5 Tips On How to Shed your Freshman 15

5 Tips On How to Shed your Freshman 15

Tips on how to stay healthy while in college.
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Going into my freshman year of college, I had goals I wanted to uphold throughout the year. Besides making good grades and staying focused on taking every opportunity that came my way, I wanted healthy eating and regular fitness apart from my everyday routine.

I was determined!

My final year in high school, I was killing the healthy body, mind, and soul. I worked out before and after all of my dance practices, obtained a healthy diet, and I was becoming confident in my achievement for my perception of myself improved every day the more I worked it.

Couple weeks into college I started losing sight of my goals I set before I left for college. I started stress eating, and workouts became less frequent. Going into college I thought the freshman 15 was a myth, but boy was I wrong.

The good news is that I overcame this issue and so can you. Many college students face this issues every year and the following tips really helped me get back on track of shedding the freshman 15 and making sure that the sophomore 15 will never be an option.

1. Talk is cheap

Many students will acknowledge that they have gained a couple pounds. The truth is yes college is stressful, there are late nights, and on our schedule exercise is the one task many people don't have a problem crossing off and never get to. If you find yourself saying " maybe next week", or my diet starts Monday", talk is cheap and make a difference at the moment.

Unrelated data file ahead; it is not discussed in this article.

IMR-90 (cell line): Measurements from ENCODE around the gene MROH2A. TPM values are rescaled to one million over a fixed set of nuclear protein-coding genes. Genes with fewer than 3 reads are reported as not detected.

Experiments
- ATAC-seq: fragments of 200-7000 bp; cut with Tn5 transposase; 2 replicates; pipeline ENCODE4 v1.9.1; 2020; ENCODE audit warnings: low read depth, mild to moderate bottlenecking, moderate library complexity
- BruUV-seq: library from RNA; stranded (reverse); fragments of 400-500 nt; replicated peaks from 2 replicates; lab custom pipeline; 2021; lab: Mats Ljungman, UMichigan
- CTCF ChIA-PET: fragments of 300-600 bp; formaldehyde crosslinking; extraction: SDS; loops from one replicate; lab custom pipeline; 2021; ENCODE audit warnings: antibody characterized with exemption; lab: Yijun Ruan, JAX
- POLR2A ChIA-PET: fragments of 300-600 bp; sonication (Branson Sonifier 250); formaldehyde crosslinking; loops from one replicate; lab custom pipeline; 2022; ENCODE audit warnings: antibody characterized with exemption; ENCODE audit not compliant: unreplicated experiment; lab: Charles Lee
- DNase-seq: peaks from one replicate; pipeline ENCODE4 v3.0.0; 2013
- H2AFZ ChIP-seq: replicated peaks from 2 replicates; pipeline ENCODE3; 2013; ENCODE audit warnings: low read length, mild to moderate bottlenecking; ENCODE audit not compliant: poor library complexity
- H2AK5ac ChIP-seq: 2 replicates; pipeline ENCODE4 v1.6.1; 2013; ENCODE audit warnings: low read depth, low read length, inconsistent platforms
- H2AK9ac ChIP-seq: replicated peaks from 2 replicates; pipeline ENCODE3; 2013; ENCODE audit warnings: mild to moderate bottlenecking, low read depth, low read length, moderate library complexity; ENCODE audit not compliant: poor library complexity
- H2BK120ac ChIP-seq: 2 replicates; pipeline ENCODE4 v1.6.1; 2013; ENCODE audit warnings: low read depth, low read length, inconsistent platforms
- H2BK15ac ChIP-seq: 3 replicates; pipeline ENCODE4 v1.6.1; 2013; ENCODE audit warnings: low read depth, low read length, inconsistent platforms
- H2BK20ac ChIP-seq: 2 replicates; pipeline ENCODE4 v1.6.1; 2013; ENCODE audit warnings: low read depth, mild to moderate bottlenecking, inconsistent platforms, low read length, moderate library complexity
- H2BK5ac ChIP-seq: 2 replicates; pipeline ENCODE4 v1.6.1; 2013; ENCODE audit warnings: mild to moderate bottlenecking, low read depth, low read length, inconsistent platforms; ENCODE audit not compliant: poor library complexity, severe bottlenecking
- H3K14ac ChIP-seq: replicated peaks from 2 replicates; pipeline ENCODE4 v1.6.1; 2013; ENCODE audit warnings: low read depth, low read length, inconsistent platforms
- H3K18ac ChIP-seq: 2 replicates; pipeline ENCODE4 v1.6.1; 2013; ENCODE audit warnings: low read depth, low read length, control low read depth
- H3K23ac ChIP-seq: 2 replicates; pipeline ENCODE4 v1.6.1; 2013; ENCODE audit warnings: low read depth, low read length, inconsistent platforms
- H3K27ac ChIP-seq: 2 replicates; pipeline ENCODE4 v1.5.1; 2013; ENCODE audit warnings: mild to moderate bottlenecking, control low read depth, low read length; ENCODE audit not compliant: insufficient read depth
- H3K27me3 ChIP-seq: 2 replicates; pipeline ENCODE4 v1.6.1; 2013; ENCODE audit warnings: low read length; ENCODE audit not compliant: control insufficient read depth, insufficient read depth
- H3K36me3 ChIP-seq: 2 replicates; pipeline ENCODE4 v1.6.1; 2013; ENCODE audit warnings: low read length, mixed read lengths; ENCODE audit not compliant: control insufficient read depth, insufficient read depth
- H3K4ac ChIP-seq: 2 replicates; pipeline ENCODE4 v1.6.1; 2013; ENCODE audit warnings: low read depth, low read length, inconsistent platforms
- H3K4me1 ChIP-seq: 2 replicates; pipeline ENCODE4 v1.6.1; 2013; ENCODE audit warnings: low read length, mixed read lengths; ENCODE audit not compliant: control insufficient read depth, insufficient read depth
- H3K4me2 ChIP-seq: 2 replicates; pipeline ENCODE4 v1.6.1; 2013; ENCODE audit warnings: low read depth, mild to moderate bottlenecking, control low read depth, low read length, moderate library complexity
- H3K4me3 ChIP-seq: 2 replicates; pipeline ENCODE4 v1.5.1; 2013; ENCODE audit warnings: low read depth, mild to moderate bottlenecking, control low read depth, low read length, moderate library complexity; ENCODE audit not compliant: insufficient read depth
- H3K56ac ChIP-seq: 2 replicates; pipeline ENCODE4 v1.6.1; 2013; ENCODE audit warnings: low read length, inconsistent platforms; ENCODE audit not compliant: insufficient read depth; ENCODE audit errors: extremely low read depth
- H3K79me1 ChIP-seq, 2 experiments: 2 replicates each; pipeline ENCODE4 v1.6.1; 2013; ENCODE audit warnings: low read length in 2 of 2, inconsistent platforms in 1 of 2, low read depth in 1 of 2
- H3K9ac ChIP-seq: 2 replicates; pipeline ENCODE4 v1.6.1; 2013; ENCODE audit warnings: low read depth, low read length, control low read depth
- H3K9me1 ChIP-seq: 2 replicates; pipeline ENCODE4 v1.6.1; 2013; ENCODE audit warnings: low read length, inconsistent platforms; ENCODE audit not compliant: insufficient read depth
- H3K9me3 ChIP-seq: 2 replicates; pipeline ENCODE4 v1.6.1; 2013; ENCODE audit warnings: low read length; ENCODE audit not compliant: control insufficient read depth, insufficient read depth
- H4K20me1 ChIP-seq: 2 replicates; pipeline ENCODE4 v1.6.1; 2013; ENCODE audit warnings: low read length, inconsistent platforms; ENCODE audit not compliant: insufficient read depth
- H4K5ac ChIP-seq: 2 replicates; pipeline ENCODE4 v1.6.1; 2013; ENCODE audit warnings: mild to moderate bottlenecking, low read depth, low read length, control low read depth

For me, I noticed that I lost sight of the goals I set at the beginning of the semester and I knew what it took to get back to my happy weight and my overall appearance of myself. My best advice is if you want to make a change vow to yourself that you are doing this for you and your overall happiness.

2. Make time for you

College can be very congested with study sessions, lab hours, or even greek events, but having a regular workout routine will help you maintain your positive streak of getting your grind on. For me, I knew that on my busier days, I would have to sacrifice the couple snoozes and get an early start of the day with a quick run or a visit to the rec. Whether it's a twenty-minute run or a two-hour workout killer sesh, every minute counts and will help you get back to that six pack you had in high school.

Helpful tips that helped me: Acknowledge you are getting too comfortable with your workout and change it up regularly by kicking it up a notch with weights or running for an extra five minutes.
Also, Alabama offers great recreational classes every day with multiple time frames to choose from at all recreational centers. These include Yoga, Cycling, and many other cardio classes instructed to make sure you are getting your best workout and help you reach your goals of wellness. Of the classes, Powertrip is my favorite and really helped me get my definition in my muscles back.

3. Walk it out

Even though Alabama has very convenient free transportation across campus, avoid taking the bus from class to class. going to dinner on the strip, or a trip back to the dorms from Lloyd? Lace up your Asics and get moving because every step counts. This is a great way to clear your mind and reach your apple watch goals.

Helpful tips that helped me: Even if I had an eight am, I created a playlist that made the walk very enjoyable and even made time to stop at Starbucks on my way to class. Walking with a friend will also make the time more enjoyable.

4. Fried Friday?

Many people get very excited for the one day a week with friend mac and cheese, fried chicken, and well basically anything deep fried. If you decide to participate in this food coma event, make the best decisions for your body.